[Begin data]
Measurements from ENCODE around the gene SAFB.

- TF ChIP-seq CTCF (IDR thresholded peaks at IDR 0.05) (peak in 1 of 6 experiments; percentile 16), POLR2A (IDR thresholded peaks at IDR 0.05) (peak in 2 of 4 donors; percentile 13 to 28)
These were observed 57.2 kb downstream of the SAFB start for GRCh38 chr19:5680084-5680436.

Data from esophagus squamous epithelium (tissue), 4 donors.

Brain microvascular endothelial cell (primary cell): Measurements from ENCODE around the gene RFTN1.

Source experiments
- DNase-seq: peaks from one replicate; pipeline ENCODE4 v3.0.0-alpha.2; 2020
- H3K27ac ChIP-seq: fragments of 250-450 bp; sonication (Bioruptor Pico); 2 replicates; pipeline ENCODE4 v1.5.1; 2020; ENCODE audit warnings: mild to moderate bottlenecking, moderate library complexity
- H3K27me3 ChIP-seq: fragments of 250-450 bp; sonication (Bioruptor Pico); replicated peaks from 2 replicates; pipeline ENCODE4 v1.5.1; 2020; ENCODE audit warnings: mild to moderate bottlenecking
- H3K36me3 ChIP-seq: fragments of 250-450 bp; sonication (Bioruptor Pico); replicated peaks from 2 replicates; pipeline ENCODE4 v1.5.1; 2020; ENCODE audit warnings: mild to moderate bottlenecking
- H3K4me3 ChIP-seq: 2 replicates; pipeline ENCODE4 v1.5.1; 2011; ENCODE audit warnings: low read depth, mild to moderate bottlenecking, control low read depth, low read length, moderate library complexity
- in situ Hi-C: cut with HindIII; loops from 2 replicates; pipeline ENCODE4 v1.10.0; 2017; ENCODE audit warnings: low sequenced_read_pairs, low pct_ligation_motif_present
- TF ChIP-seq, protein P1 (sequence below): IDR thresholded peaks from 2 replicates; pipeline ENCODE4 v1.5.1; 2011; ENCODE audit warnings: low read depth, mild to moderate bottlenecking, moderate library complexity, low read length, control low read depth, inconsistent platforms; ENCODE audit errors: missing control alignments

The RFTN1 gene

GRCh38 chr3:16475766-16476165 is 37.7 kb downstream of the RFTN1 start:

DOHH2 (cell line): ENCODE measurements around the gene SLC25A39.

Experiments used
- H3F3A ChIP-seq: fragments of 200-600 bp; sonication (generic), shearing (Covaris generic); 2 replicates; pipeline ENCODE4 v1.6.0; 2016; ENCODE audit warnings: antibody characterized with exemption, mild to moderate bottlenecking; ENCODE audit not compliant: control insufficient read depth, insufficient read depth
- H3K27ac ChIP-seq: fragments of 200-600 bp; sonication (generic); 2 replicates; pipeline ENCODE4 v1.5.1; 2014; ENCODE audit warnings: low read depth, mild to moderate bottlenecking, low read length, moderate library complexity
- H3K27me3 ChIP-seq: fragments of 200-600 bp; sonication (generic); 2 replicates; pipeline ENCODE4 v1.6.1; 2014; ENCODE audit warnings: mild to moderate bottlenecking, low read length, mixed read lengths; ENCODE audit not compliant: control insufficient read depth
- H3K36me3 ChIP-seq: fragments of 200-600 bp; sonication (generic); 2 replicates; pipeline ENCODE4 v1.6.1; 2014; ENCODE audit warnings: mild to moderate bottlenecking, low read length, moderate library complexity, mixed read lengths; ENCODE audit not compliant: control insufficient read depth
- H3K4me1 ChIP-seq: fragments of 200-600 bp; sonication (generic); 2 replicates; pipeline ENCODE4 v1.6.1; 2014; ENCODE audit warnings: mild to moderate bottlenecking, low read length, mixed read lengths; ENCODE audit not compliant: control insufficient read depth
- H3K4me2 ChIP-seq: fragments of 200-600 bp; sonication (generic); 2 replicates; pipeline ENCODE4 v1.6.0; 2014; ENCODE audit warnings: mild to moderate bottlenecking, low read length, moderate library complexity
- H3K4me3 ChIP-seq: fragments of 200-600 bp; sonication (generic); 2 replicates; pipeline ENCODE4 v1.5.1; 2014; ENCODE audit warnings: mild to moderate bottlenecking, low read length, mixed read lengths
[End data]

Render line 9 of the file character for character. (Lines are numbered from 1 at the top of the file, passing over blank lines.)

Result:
- H3K27me3 ChIP-seq: fragments of 250-450 bp; sonication (Bioruptor Pico); replicated peaks from 2 replicates; pipeline ENCODE4 v1.5.1; 2020; ENCODE audit warnings: mild to moderate bottlenecking